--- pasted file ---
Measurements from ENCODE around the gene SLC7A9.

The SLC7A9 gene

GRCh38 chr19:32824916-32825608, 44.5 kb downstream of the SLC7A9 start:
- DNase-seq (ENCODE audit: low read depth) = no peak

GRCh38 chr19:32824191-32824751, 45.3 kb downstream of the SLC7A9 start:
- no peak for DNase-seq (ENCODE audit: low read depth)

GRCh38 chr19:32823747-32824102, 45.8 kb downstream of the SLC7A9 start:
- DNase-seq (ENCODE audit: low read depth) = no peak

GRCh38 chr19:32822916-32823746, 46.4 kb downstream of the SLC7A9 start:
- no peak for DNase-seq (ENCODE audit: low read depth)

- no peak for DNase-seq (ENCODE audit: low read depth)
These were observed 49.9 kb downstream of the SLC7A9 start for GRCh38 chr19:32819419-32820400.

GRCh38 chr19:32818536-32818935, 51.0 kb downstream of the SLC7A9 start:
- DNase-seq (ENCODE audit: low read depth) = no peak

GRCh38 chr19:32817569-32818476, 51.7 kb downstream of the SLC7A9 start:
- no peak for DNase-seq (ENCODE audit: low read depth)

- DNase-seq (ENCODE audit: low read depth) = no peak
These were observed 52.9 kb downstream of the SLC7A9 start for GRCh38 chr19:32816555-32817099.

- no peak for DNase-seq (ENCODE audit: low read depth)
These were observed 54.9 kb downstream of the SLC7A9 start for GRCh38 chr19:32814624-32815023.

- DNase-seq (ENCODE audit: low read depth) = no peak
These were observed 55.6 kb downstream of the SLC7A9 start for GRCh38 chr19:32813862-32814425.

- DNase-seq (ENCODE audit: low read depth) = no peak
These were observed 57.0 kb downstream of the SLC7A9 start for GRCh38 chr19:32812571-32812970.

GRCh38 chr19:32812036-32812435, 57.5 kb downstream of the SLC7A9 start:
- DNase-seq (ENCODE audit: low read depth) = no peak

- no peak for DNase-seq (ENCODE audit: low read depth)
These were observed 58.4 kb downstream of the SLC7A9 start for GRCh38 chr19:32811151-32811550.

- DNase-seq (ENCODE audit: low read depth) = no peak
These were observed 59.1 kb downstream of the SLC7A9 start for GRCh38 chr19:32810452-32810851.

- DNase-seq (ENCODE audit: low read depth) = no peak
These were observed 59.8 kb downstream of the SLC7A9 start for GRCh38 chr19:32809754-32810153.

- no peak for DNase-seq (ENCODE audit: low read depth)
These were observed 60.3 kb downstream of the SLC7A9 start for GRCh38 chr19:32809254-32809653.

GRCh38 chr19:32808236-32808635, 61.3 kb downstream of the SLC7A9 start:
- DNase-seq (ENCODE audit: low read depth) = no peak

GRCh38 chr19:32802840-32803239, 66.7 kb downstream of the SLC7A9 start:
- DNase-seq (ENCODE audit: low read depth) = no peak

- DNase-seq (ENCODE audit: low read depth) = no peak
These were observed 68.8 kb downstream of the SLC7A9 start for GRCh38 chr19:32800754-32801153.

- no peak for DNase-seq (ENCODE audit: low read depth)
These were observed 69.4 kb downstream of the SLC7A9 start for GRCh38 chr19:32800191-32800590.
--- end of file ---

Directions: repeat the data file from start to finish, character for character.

Measurements from ENCODE around the gene SLC7A9.

The SLC7A9 gene

GRCh38 chr19:32824916-32825608, 44.5 kb downstream of the SLC7A9 start:
- DNase-seq (ENCODE audit: low read depth) = no peak

GRCh38 chr19:32824191-32824751, 45.3 kb downstream of the SLC7A9 start:
- no peak for DNase-seq (ENCODE audit: low read depth)

GRCh38 chr19:32823747-32824102, 45.8 kb downstream of the SLC7A9 start:
- DNase-seq (ENCODE audit: low read depth) = no peak

GRCh38 chr19:32822916-32823746, 46.4 kb downstream of the SLC7A9 start:
- no peak for DNase-seq (ENCODE audit: low read depth)

- no peak for DNase-seq (ENCODE audit: low read depth)
These were observed 49.9 kb downstream of the SLC7A9 start for GRCh38 chr19:32819419-32820400.

GRCh38 chr19:32818536-32818935, 51.0 kb downstream of the SLC7A9 start:
- DNase-seq (ENCODE audit: low read depth) = no peak

GRCh38 chr19:32817569-32818476, 51.7 kb downstream of the SLC7A9 start:
- no peak for DNase-seq (ENCODE audit: low read depth)

- DNase-seq (ENCODE audit: low read depth) = no peak
These were observed 52.9 kb downstream of the SLC7A9 start for GRCh38 chr19:32816555-32817099.

- no peak for DNase-seq (ENCODE audit: low read depth)
These were observed 54.9 kb downstream of the SLC7A9 start for GRCh38 chr19:32814624-32815023.

- DNase-seq (ENCODE audit: low read depth) = no peak
These were observed 55.6 kb downstream of the SLC7A9 start for GRCh38 chr19:32813862-32814425.

- DNase-seq (ENCODE audit: low read depth) = no peak
These were observed 57.0 kb downstream of the SLC7A9 start for GRCh38 chr19:32812571-32812970.

GRCh38 chr19:32812036-32812435, 57.5 kb downstream of the SLC7A9 start:
- DNase-seq (ENCODE audit: low read depth) = no peak

- no peak for DNase-seq (ENCODE audit: low read depth)
These were observed 58.4 kb downstream of the SLC7A9 start for GRCh38 chr19:32811151-32811550.

- DNase-seq (ENCODE audit: low read depth) = no peak
These were observed 59.1 kb downstream of the SLC7A9 start for GRCh38 chr19:32810452-32810851.

- DNase-seq (ENCODE audit: low read depth) = no peak
These were observed 59.8 kb downstream of the SLC7A9 start for GRCh38 chr19:32809754-32810153.

- no peak for DNase-seq (ENCODE audit: low read depth)
These were observed 60.3 kb downstream of the SLC7A9 start for GRCh38 chr19:32809254-32809653.

GRCh38 chr19:32808236-32808635, 61.3 kb downstream of the SLC7A9 start:
- DNase-seq (ENCODE audit: low read depth) = no peak

GRCh38 chr19:32802840-32803239, 66.7 kb downstream of the SLC7A9 start:
- DNase-seq (ENCODE audit: low read depth) = no peak

- DNase-seq (ENCODE audit: low read depth) = no peak
These were observed 68.8 kb downstream of the SLC7A9 start for GRCh38 chr19:32800754-32801153.

- no peak for DNase-seq (ENCODE audit: low read depth)
These were observed 69.4 kb downstream of the SLC7A9 start for GRCh38 chr19:32800191-32800590.